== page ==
If you get there early and experience the popular rides first, in theory you can take a long afternoon break back at your hotel for a swim or nap and then come back out to the parks in the late afternoon/evening. Every book that you will read will recommend this and it is a good idea. I say “in theory” because my kids didn’t want to do that on this trip. When we went in 2006 we built in late afternoon naps for my daughter (and husband). Here they are passed out in Magic Kingdom:
But in the last couple of years my daughter has stopped taking naps and refused to even stop and rest. If you have kids like mine, bring along a few distractions like a coloring book and crayons (my son had his iPhone to play with), so when YOU have to take a rest at the parks for an hour, they have something to do. Also, if you are on vacation for more than four days, build in a non-park day midway through to just hang around the hotel, swim or visit Downtown Disney; even high energy kids like mine hit a wall about on day three and needed a break from the parks.
And my last piece of advice—and I can’t stress this enough—is to have a plan. Having experienced both extremes, I can say that while it is nice to have a plan during the off-season, it is absolutely mandatory during the busy season. Research what the most popular attractions are, what appeals to you and plan accordingly. In general, if you get there before the park opens, get in line or FastPass the most popular attractions first, then by late morning you can see the least popular/crowded attractions at a leisurely pace and in any order that you please.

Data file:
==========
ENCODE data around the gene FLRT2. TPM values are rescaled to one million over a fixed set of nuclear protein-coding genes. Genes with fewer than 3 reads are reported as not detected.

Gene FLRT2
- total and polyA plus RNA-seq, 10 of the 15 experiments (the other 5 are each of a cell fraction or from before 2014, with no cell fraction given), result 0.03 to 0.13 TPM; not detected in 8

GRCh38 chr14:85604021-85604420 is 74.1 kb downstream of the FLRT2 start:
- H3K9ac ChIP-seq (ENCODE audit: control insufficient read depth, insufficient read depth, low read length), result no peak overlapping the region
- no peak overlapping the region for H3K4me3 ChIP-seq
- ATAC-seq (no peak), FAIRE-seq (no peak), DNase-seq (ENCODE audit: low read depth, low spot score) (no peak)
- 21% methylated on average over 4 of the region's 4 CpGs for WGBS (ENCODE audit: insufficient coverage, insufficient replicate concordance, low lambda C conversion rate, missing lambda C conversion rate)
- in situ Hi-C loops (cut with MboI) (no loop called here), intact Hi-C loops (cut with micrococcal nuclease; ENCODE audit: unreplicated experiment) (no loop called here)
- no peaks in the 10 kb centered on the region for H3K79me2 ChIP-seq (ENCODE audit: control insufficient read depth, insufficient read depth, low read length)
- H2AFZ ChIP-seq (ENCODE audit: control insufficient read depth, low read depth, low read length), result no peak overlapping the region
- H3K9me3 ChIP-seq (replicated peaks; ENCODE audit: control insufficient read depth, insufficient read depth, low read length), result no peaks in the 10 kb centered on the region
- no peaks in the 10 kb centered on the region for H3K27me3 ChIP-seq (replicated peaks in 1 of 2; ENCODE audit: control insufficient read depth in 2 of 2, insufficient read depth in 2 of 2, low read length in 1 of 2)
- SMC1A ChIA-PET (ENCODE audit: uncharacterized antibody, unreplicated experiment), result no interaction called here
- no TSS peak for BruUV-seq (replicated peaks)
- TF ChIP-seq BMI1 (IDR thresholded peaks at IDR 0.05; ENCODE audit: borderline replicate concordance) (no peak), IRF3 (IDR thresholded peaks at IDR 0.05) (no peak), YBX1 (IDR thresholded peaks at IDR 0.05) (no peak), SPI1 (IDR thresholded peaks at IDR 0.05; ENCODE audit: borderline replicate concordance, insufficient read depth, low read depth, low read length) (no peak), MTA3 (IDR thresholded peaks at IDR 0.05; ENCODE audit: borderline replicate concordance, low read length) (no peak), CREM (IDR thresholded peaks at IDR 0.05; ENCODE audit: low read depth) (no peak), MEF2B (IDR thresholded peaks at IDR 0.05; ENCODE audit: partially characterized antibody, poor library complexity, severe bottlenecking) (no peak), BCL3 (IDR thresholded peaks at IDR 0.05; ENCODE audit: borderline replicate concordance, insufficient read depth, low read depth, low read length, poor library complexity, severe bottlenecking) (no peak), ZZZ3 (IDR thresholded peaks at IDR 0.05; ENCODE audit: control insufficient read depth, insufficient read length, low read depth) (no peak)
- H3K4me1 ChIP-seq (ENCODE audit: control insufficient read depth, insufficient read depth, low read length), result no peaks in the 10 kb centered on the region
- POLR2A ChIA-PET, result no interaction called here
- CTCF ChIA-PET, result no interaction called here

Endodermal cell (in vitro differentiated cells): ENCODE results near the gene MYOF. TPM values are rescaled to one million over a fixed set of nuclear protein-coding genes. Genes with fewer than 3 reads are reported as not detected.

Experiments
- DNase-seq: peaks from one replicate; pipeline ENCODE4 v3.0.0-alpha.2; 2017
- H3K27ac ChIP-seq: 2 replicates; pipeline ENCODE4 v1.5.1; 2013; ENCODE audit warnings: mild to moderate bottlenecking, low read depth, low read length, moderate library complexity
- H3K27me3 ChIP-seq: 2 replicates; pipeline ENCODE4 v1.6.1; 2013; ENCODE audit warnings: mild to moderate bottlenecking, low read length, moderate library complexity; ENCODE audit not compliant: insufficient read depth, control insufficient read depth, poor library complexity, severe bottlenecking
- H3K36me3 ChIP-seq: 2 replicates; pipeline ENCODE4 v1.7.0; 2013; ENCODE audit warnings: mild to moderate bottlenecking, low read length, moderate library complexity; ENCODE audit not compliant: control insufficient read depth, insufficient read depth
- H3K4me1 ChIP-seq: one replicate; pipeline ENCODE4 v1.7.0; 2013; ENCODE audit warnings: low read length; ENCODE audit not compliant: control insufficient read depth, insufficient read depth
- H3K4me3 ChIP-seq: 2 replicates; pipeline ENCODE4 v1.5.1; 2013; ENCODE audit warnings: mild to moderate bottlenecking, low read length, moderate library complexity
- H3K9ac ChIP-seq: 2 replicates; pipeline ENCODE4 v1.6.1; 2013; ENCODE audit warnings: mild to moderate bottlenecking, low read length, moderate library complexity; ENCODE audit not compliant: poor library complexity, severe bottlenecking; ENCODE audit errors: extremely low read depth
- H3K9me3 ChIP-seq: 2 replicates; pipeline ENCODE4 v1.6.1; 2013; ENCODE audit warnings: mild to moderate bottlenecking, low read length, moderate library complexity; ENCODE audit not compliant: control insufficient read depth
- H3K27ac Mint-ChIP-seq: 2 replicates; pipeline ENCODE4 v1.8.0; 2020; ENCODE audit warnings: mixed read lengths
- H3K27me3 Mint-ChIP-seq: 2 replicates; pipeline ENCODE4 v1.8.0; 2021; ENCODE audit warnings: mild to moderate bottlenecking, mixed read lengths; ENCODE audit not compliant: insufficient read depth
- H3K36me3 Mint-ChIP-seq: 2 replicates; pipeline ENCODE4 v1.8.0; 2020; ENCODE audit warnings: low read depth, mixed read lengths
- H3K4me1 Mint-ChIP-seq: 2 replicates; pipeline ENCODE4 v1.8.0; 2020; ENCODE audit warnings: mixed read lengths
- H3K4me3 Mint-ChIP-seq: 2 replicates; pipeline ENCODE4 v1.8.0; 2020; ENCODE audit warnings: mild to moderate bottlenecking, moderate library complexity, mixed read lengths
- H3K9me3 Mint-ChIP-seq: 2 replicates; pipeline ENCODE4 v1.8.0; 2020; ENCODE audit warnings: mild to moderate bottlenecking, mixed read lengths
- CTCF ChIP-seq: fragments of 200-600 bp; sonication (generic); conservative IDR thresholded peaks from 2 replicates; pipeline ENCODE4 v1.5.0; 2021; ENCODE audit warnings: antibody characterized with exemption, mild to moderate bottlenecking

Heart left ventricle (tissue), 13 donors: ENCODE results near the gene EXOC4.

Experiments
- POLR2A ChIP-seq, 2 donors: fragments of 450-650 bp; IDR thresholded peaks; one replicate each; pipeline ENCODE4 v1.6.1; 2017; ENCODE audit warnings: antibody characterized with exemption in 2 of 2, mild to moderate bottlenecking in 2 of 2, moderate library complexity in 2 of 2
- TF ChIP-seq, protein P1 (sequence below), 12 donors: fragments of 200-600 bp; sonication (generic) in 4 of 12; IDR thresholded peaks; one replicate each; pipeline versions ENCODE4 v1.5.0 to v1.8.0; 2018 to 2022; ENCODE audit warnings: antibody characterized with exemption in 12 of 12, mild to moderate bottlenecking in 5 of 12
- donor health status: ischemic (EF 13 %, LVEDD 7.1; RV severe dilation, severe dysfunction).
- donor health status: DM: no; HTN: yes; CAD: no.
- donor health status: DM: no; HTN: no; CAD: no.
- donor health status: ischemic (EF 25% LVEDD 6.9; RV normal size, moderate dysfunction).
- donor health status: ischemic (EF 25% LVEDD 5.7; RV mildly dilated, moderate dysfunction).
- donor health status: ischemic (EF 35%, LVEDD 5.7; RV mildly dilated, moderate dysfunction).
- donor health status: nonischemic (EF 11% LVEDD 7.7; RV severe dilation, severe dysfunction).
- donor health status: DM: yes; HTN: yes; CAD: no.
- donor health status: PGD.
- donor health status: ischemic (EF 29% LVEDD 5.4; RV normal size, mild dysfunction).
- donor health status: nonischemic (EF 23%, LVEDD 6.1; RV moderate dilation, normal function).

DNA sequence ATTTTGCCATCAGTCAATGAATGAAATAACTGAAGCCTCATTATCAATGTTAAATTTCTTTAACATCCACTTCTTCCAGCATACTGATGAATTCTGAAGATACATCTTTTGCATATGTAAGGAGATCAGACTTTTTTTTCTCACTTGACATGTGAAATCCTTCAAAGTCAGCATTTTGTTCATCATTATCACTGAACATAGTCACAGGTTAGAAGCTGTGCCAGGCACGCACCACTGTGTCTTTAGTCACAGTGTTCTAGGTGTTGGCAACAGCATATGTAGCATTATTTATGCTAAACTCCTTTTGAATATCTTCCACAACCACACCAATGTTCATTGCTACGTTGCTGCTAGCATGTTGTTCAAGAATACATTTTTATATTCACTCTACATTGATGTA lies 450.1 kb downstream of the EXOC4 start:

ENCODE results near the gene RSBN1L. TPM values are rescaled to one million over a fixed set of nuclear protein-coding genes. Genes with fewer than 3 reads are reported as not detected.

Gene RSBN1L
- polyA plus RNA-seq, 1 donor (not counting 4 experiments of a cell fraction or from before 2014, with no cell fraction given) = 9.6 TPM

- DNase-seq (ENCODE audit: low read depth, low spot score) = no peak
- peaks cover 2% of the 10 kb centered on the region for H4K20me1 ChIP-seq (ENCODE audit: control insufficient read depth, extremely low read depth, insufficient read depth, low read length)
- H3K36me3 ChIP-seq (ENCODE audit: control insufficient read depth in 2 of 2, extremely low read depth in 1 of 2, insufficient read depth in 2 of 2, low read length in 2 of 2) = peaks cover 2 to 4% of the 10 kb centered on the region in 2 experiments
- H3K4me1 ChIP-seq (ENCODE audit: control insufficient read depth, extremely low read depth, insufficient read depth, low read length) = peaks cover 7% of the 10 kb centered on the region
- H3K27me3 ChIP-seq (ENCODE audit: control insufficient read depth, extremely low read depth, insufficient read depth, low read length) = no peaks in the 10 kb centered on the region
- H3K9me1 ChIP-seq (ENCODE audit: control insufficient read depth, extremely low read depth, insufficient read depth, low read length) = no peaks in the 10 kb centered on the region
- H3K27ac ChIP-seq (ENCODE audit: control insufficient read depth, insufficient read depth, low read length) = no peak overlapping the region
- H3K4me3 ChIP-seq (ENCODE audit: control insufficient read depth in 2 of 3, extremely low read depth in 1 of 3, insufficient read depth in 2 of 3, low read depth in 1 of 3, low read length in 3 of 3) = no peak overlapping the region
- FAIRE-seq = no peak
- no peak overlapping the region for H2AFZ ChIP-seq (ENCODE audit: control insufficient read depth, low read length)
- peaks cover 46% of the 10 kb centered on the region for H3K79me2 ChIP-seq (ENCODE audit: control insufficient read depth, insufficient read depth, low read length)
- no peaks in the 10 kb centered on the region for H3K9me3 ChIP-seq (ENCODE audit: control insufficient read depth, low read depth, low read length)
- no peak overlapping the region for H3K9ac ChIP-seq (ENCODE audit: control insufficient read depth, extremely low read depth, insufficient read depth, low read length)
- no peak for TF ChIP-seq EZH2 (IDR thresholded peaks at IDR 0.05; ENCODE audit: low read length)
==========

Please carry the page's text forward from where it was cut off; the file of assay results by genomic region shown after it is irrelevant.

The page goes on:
This is an example where the plan saved us:
On our first trip in 2006, I knew through research that Tower of Terror was one of the most popular rides at Disney’s Hollywood Studios. I heeded advice and we were at the park early and standing at the end of main street 15 minutes prior to the rest of the park opening. Of course there was a large crowd with us as well and we could feel the pulsing energy and instinctively knew that we had better be ready. Since only my son and I were riding, we took our place and as soon as the park announcer gave the word, we were off! I had never seen anything like it; people would have ran if they could have, but the Disney employees made us walk behind them all the way to the ride. As crazy as that was we were the first people to ride. What a thrilling way to start the day!